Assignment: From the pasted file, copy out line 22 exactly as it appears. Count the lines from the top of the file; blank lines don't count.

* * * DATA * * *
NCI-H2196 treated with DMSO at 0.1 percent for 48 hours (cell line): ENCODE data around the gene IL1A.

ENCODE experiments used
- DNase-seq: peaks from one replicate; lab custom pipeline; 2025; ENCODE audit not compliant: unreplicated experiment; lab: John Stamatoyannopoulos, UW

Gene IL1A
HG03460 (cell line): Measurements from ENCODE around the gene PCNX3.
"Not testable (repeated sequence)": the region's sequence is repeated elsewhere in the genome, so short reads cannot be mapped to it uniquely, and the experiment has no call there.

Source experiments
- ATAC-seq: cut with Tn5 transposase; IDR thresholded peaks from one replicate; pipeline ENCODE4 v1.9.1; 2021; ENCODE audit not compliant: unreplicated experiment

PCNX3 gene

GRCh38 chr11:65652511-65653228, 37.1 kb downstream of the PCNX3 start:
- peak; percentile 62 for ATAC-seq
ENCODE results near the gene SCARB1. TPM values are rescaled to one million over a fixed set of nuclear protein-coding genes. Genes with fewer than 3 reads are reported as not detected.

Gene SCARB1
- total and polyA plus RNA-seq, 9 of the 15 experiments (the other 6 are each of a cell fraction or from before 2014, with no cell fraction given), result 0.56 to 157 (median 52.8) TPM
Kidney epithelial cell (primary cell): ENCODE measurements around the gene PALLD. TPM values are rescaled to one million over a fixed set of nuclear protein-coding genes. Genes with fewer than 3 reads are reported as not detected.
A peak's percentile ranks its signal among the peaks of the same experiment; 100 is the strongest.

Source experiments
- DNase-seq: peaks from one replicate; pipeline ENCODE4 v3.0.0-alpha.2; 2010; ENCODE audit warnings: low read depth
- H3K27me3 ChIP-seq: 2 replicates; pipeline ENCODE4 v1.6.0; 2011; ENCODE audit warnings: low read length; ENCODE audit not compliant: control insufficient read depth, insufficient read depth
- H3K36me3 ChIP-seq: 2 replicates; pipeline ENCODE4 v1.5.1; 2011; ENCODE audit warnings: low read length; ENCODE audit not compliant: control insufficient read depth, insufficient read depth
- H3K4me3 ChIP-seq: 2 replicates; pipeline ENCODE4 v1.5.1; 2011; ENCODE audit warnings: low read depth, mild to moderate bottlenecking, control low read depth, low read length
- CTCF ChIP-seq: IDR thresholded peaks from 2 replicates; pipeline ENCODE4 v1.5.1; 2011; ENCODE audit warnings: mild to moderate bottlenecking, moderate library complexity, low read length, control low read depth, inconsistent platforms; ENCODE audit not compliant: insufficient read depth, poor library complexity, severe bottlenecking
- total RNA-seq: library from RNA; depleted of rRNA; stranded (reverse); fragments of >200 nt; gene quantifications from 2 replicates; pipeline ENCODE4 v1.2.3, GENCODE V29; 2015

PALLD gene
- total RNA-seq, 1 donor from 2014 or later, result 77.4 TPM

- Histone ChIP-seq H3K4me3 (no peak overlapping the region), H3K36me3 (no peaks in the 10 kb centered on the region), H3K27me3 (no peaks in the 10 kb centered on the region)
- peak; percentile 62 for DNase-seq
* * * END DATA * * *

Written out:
- CTCF ChIP-seq: IDR thresholded peaks from 2 replicates; pipeline ENCODE4 v1.5.1; 2011; ENCODE audit warnings: mild to moderate bottlenecking, moderate library complexity, low read length, control low read depth, inconsistent platforms; ENCODE audit not compliant: insufficient read depth, poor library complexity, severe bottlenecking